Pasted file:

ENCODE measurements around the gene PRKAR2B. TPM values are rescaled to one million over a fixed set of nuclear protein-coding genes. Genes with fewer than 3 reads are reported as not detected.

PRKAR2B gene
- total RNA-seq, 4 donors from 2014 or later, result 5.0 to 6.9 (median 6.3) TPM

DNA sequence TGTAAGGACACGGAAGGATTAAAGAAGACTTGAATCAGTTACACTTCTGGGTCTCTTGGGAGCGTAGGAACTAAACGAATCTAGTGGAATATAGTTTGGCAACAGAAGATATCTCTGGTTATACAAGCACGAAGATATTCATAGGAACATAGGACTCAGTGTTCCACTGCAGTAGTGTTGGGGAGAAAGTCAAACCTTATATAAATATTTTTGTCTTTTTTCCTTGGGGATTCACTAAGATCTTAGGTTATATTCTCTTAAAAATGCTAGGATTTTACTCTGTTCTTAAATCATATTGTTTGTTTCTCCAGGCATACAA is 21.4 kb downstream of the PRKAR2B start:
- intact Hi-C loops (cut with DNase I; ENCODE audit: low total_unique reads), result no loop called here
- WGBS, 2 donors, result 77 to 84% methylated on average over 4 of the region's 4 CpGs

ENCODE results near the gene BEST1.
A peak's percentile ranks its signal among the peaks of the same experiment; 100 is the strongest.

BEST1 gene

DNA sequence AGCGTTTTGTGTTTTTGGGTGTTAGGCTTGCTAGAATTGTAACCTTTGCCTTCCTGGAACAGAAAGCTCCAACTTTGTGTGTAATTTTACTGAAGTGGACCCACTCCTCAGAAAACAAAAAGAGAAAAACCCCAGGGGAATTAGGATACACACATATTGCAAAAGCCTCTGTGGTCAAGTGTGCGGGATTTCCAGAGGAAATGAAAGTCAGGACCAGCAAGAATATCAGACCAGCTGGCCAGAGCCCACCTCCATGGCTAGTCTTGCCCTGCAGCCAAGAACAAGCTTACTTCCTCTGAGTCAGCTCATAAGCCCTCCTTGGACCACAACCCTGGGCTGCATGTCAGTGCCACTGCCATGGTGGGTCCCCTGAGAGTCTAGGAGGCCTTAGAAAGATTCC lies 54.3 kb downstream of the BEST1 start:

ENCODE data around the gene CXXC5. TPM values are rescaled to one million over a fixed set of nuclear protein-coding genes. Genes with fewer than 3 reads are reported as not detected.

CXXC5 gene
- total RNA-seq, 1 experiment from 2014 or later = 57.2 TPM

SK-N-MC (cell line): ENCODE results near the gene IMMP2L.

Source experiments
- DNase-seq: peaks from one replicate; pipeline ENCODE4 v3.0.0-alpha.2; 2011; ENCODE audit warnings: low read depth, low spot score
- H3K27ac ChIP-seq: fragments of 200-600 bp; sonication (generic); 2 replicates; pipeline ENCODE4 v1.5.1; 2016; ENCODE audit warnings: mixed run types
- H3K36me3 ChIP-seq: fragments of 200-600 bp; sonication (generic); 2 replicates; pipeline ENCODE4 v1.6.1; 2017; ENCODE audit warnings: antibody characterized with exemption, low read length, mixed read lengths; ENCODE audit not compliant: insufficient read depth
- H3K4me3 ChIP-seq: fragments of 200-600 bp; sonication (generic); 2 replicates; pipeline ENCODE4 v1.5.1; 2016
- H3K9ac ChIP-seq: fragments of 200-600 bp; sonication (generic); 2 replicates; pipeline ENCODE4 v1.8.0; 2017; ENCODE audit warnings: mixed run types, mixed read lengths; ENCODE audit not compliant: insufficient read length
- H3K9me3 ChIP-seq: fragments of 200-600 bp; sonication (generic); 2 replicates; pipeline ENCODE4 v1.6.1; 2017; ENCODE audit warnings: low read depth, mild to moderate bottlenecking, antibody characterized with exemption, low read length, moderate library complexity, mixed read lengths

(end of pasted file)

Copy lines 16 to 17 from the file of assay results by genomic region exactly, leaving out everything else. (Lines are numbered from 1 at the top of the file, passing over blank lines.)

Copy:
- DNase-seq: peaks from one replicate; pipeline ENCODE4 v3.0.0-alpha.2; 2011; ENCODE audit warnings: low read depth, low spot score
- H3K27ac ChIP-seq: fragments of 200-600 bp; sonication (generic); 2 replicates; pipeline ENCODE4 v1.5.1; 2016; ENCODE audit warnings: mixed run types